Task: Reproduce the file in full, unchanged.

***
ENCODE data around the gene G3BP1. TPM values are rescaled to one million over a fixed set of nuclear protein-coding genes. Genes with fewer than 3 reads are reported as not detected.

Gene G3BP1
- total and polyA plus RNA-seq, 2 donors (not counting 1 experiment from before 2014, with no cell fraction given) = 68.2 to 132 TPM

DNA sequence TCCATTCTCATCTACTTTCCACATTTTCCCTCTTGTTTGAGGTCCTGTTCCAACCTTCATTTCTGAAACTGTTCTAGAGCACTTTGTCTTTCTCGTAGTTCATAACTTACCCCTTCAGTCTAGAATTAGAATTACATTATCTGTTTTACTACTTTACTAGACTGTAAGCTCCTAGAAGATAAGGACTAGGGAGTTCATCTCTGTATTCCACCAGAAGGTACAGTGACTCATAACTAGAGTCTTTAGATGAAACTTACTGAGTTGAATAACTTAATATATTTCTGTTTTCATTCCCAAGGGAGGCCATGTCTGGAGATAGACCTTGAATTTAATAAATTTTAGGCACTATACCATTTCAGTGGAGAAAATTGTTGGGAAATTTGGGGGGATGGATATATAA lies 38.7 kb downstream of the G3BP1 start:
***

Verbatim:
ENCODE data around the gene G3BP1. TPM values are rescaled to one million over a fixed set of nuclear protein-coding genes. Genes with fewer than 3 reads are reported as not detected.

Gene G3BP1
- total and polyA plus RNA-seq, 2 donors (not counting 1 experiment from before 2014, with no cell fraction given) = 68.2 to 132 TPM

DNA sequence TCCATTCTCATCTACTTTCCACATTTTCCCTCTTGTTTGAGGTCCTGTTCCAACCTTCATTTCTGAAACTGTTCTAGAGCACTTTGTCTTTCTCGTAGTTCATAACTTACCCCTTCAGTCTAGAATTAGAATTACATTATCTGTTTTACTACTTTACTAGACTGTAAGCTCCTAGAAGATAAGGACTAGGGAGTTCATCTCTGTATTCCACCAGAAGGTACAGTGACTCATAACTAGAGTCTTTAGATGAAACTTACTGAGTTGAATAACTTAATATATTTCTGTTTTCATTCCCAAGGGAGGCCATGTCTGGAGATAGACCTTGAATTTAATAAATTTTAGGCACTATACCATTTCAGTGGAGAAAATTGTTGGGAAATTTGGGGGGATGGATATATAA lies 38.7 kb downstream of the G3BP1 start: